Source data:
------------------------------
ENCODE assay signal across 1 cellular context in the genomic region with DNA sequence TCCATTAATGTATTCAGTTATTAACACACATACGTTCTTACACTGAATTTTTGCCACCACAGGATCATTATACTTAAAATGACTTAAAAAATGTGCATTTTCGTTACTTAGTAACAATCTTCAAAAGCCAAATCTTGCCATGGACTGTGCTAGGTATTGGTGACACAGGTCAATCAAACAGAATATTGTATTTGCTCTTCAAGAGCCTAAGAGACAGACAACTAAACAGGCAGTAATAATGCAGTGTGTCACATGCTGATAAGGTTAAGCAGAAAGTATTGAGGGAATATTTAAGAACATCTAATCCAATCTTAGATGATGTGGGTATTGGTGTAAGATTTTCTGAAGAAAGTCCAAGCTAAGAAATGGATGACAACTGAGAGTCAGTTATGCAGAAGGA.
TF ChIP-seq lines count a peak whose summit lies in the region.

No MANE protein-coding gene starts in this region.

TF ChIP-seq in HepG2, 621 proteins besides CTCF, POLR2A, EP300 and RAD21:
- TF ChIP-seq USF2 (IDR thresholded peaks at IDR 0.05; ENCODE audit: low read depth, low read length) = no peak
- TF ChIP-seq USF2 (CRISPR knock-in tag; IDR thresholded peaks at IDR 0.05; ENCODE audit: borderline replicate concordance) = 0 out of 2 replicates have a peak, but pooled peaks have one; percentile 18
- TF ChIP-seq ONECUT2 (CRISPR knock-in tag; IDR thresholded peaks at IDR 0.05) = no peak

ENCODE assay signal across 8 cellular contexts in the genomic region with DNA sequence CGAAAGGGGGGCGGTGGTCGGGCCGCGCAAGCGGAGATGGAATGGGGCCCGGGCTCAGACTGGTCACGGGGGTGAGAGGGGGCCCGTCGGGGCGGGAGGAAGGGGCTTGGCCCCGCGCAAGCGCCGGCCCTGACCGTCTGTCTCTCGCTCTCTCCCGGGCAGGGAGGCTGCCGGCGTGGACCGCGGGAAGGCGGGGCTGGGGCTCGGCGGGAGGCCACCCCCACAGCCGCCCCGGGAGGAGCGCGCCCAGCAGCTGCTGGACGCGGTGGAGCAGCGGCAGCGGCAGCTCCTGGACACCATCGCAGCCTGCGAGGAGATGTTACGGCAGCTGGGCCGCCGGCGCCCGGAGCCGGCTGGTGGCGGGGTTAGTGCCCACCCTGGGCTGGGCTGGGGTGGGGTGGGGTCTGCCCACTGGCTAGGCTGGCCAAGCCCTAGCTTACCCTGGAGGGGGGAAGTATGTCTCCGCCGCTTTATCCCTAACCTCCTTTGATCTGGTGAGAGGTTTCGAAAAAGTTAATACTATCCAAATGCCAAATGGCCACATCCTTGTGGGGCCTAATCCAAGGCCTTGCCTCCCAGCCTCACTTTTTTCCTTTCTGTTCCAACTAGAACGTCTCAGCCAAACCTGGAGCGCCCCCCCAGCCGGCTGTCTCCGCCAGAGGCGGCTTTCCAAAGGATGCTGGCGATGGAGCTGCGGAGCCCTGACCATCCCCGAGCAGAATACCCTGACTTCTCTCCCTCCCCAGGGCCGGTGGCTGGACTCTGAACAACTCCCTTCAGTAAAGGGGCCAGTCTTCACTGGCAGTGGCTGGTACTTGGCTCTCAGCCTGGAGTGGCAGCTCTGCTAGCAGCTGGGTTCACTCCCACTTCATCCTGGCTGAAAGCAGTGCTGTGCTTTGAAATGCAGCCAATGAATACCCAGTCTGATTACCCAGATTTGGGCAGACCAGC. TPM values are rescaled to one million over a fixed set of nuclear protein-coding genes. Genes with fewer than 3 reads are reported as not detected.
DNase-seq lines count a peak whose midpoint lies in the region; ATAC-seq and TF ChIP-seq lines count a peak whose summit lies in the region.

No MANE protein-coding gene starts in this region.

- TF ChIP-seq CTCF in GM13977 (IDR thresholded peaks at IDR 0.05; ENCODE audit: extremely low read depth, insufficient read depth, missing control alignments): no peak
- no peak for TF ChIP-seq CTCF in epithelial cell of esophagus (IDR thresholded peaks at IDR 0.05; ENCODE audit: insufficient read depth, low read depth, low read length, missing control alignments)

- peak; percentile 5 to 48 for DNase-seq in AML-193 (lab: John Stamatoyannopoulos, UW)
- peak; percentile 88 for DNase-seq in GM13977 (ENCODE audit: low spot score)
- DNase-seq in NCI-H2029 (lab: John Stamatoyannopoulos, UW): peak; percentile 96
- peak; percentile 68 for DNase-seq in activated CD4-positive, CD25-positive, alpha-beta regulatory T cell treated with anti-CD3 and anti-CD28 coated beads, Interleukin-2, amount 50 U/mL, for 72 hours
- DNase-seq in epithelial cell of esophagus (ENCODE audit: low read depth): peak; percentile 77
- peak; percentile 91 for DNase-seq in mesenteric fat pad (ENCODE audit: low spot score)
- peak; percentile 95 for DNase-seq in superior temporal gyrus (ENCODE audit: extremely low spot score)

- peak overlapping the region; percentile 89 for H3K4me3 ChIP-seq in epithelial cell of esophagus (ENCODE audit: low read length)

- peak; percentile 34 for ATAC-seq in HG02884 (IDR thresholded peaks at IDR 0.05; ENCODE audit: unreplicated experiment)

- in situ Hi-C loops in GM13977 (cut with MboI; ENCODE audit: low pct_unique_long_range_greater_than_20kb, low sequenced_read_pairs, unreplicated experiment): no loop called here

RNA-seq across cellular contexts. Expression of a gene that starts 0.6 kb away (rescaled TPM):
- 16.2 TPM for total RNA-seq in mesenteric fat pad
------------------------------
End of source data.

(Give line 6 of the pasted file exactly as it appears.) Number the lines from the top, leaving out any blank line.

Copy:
- TF ChIP-seq USF2 (CRISPR knock-in tag; IDR thresholded peaks at IDR 0.05; ENCODE audit: borderline replicate concordance) = 0 out of 2 replicates have a peak, but pooled peaks have one; percentile 18